ATLANTA - The FOX 5 Storm Team is carefully monitoring a tropical disturbance just off the coast of Georgia.
As of Monday afternoon, the center of Potential Tropical Cyclone 10 was located about 40 miles south of Charleston, South Carolina, and about 185 miles southwest of Wilmington, North Carolina. The National Hurricane Center record sustained surface winds of 40 mph with higher winds gusts of around 43 mph. It is currently near stationary.
A tropical cyclone is an area of low pressure identified by forecasters for the potential to develop further into a tropical depression, tropical storm, or even a hurricane.
A Tropical Storm Watch has been issued from South Santee River, South Carolina, to Duck, North Carolina, including Albemarle and Pamlico Sounds. A Tropical Storm Watch means that tropical storm conditions are possible within the watch area, in this case within the next 24 to 48 hours.
The storm is expected to strengthen and move northeastward Monday night into Tuesday, slowly toward the Carolina coast.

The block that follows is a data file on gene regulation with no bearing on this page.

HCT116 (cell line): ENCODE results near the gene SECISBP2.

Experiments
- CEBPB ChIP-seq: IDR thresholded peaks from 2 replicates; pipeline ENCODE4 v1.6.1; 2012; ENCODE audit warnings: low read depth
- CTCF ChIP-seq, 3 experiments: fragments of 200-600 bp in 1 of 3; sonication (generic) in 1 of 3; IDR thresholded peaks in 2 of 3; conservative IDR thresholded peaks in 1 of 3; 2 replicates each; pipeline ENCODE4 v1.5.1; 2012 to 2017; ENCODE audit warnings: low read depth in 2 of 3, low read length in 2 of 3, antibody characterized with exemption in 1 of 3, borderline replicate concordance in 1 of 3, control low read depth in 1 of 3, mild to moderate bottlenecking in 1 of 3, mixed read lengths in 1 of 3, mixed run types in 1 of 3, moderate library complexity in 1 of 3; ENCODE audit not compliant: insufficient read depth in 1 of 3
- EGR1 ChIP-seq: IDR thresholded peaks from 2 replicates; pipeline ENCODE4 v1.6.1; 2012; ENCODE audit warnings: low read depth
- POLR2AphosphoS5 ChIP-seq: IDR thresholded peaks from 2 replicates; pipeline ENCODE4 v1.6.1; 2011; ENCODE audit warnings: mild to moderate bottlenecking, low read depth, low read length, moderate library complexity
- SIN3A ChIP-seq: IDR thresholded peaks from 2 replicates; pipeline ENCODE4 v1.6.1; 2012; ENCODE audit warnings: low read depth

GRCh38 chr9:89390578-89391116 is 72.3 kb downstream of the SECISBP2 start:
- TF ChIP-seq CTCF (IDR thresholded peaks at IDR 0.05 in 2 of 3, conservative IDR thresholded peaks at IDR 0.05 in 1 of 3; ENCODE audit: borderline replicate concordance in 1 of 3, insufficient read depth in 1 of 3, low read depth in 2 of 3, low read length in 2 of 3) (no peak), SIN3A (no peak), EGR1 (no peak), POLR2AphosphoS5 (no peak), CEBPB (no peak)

The FOX 5 Storm Team believes this system does have the potential to strengthen into a tropical storm and cause problems for residents hit hard last year by Hurricane Matthew. However, forecasters warn that the two systems should not be compared and this current storm may present different types of danger as it develops.
The area of showers and thunderstorms are expected to become better organized over the next 48 hours and could dump 3 to 6 inches along the Carolina coast up into Virginia with isolated areas seeing up to 9 inches of rain.
Forecasters said the strongest winds extend out about 85 miles. They also said the system has the potential to spin off tornadoes as it approaches land.
Right now, its impact on the Georgia coast appears to be some rough surf as well as showers and thunderstorms. However, with any tropical system, that could change. It doesn't appear that it will have any immediate impact on north Georgia, except for maybe a few stray storms.
The FOX 5 Storm Team will continue to closely monitor what may develop into Tropical Storm Irma as it progresses.